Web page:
Wednesday, July 28, 2010

Joke Of The day....

Lettuce Planting

A prisoner in jail receives a letter from his wife: "Dear Husband, I have decided to plant some lettuce in the back garden. When is the best time to plant them?"

The prisoner, knowing that the prison guards read all mail, replied in a letter: "Dear Wife, whatever you do, do not touch the back garden. That is where I hid all the money."

A week or so later, he received another letter from his wife: "Dear Husband, You wouldn't believe what happened, some men came with shovels to the house, and dug up the back garden."

The prisoner wrote another letter back: "Dear wife, now is the best time to plant the lettuce."

Monday, July 26, 2010

Did you know...

Did You Know?

Dr. Seuss wrote 'Green Eggs and Ham' after his editor challenged him to produce a book

using fewer than 50 different words.

Thursday, July 15, 2010

Television Add

To view the new add campaign for The University of here. It is well done.

Sunday, July 4, 2010

Top 10 Commonly Confused Words

#10: Principal/Principle


Is the person in charge of a school the principal or the principle?

Answer: principal

How to remember it:

A couple of mnemonics based on letters are useful here: the principal is your pal. Principle, like rule, ends in "l-e."

Saturday, July 3, 2010

Top 10 Commonly Confused Words

#9: Flounder/Founder


If your ship fills with water and sinks, does it flounder or founder?

Answer: founder

How to remember it:

When something founders, it loses its foundation. (Founder and foundation have the same root.)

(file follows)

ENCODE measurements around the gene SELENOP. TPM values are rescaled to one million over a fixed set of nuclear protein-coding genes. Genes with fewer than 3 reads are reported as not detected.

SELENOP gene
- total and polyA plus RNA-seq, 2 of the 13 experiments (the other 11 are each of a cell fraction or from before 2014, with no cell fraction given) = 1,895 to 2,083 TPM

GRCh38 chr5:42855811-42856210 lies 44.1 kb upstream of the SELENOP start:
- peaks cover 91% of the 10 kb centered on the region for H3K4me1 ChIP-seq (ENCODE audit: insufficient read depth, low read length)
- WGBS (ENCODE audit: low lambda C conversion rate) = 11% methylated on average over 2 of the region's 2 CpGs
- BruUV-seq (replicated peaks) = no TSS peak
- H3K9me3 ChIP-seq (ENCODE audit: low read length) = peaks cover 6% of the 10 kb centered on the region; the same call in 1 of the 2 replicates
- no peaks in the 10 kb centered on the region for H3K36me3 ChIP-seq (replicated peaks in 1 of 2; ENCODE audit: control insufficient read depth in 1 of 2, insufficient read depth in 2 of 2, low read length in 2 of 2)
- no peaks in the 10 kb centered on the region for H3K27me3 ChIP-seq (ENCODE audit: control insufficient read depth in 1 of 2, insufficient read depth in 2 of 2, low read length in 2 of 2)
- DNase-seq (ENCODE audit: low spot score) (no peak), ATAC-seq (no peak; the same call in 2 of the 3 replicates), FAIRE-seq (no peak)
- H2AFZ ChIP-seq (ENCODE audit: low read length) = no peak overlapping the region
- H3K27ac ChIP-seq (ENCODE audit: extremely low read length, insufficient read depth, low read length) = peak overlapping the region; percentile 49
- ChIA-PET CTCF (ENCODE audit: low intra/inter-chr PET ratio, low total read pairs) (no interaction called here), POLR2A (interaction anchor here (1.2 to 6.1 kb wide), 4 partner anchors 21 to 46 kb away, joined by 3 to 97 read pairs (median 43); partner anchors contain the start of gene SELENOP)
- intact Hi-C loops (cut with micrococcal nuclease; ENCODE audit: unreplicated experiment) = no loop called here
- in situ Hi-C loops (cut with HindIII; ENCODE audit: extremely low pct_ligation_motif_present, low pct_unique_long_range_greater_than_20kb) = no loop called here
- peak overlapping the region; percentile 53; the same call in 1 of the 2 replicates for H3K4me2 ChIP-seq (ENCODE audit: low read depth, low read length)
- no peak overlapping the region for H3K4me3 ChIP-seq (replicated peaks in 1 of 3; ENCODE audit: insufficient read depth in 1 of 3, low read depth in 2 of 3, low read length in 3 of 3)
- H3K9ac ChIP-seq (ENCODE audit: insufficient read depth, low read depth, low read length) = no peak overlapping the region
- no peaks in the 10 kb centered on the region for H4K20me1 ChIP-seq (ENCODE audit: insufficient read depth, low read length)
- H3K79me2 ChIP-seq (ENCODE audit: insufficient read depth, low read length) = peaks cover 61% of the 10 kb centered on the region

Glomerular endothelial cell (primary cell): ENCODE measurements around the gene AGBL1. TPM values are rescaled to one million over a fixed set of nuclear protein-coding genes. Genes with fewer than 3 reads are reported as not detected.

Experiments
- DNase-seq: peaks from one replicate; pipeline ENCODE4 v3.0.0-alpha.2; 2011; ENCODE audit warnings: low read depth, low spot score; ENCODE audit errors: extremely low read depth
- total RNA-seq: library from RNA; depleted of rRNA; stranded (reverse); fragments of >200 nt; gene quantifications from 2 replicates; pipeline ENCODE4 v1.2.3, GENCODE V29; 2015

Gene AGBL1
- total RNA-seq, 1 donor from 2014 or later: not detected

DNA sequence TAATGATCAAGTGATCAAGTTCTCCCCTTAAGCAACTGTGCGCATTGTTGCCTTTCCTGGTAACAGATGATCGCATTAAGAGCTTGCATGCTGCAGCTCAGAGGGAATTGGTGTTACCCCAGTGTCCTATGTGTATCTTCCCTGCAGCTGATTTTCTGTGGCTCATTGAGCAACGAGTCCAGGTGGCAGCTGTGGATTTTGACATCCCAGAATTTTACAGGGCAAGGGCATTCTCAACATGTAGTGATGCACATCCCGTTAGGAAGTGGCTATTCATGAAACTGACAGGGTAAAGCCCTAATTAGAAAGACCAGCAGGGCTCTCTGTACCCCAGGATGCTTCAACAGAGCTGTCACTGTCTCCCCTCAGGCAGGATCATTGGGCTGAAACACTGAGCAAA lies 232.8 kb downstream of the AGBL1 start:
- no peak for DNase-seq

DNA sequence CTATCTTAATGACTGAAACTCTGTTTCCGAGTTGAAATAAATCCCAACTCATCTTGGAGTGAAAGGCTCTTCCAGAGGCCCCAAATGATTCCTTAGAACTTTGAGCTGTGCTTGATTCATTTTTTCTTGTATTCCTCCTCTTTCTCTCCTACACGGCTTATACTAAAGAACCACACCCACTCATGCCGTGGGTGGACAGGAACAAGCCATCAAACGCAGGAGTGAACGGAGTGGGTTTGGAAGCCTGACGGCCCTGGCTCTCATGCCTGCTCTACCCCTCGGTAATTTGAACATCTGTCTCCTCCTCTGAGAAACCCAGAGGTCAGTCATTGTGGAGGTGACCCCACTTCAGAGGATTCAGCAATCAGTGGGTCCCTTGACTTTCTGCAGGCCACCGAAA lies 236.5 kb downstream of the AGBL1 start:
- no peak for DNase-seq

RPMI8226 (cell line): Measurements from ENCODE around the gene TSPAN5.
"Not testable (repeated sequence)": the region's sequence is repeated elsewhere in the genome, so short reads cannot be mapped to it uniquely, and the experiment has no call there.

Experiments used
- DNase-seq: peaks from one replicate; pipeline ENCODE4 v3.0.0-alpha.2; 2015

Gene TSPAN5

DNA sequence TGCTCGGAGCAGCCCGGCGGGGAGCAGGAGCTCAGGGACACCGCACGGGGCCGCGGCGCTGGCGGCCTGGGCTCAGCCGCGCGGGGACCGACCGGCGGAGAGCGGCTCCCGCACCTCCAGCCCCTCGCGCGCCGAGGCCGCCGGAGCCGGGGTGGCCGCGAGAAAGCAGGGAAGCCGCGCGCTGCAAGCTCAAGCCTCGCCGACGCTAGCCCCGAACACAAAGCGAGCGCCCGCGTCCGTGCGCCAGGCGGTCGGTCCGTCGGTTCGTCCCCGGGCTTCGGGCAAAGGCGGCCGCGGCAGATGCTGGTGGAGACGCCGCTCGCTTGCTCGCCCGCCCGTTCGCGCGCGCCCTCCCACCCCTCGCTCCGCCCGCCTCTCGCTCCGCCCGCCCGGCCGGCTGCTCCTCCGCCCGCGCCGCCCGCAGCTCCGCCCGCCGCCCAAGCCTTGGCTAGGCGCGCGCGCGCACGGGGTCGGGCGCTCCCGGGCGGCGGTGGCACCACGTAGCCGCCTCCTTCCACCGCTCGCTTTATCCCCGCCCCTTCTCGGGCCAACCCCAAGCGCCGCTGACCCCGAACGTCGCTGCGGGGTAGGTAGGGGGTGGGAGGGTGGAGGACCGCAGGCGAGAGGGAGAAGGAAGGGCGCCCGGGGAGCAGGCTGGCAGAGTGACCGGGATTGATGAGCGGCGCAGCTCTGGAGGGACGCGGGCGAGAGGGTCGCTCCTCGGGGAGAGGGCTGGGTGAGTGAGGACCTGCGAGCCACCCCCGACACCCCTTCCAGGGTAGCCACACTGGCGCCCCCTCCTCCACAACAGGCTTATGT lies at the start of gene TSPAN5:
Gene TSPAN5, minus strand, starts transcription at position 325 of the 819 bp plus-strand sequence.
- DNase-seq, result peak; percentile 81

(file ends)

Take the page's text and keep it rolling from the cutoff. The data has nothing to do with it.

To founder is to collapse, sink, or fail.
One source of confusion here is that the meaning of the verb flounder is similar: to flounder is to struggle to move or get one's footing, or to proceed or act clumsily or ineffectually. People can flounder, but ships founder.

Friday, July 2, 2010

Top 10 Commonly Confused Words

#8: Fewer/Less


Does the average American family have less than two kids or fewer than two kids?

Answer: fewer

How to Remember It:

Fewer refers to things that can be counted (fewer kids, fewer chairs). Less usually refers to quantities of things that can't be counted (less coffee, less agitation).
However, under certain circumstances less, not fewer, is more commonly used with countable things. For example: Less than twenty miles, less than five dollars, and 1500 words or less, are considered standard.
As for the express lane at the supermarket, "ten items or fewer" follows the general rule, but "ten items or less" is also widely accepted and more often used.

Thursday, July 1, 2010

Top 10 Commonly Confused Words

#7: Pore/Pour


When you're attentively studying, are you poring over or pouring over the materials?

Answer: poring

How to Remember It:

One reason this word trips us up is that both pour and pore are often followed by over.
But in this case it probably helps to think literally. When we're intently studying something, nothing is actually pouring (i.e. flowing, leaking) onto the object of study; in fact, if something did pour onto what you're poring over, your task would be far more difficult. The less familiar verb pore is correct.
(Pore actually has the same root as pour, but of course that only adds to the confusion.)